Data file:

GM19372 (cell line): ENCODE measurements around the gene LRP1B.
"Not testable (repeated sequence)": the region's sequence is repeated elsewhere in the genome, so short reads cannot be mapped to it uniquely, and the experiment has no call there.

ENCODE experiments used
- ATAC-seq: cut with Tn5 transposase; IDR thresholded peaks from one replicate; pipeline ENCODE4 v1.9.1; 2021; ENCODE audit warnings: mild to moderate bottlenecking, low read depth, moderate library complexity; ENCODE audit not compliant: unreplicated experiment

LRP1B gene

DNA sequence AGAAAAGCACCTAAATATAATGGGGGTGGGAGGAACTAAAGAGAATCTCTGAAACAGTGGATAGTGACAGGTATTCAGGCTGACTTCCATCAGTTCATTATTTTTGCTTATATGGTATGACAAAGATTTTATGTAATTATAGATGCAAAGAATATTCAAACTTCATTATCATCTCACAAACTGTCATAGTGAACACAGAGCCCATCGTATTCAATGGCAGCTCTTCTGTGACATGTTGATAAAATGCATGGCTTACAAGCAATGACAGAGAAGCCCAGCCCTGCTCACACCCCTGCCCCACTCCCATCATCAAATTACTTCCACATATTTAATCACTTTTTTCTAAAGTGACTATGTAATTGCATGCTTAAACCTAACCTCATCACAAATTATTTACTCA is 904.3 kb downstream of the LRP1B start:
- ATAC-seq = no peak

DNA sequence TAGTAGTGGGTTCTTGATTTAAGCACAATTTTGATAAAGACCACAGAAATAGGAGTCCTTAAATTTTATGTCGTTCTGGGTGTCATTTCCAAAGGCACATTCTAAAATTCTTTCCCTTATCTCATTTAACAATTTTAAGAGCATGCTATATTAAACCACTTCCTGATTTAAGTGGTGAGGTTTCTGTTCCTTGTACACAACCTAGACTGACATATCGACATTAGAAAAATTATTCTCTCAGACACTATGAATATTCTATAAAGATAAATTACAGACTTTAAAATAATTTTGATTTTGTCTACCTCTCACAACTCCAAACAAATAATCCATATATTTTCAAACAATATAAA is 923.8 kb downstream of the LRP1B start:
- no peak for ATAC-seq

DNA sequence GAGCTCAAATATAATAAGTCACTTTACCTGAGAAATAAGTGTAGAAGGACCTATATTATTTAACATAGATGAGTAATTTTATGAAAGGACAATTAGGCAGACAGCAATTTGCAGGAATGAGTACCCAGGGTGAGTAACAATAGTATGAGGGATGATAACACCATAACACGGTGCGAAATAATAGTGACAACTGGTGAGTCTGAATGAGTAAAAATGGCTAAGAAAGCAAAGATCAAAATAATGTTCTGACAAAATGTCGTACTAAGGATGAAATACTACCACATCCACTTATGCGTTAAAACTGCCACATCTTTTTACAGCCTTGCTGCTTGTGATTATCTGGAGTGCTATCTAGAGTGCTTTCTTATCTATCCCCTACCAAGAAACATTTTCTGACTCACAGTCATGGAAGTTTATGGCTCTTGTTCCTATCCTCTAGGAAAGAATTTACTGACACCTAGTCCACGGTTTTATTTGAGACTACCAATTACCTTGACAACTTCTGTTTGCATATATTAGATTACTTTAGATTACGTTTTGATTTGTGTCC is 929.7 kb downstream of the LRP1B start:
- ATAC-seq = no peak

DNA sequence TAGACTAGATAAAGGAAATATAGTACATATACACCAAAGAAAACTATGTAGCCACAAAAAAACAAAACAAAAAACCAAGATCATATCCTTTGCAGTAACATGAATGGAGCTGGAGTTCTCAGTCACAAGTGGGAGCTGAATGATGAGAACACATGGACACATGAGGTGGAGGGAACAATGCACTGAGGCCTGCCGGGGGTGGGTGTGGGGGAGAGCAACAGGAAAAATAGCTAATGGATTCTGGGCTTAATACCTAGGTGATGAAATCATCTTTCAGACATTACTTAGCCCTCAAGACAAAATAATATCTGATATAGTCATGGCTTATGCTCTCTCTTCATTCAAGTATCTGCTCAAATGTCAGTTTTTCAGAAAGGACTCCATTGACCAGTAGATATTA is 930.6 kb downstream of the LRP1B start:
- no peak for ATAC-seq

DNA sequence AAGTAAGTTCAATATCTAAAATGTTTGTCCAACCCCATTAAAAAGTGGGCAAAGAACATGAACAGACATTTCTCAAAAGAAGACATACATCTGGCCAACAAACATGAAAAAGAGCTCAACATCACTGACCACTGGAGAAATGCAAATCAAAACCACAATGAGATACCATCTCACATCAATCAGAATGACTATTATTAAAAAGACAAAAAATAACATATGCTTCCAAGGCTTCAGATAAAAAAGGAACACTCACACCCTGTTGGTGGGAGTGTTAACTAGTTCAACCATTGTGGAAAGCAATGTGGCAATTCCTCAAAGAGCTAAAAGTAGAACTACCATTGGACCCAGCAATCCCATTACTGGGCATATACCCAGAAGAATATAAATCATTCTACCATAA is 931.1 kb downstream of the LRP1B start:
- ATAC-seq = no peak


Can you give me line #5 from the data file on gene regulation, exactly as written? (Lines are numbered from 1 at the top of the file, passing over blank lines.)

LRP1B gene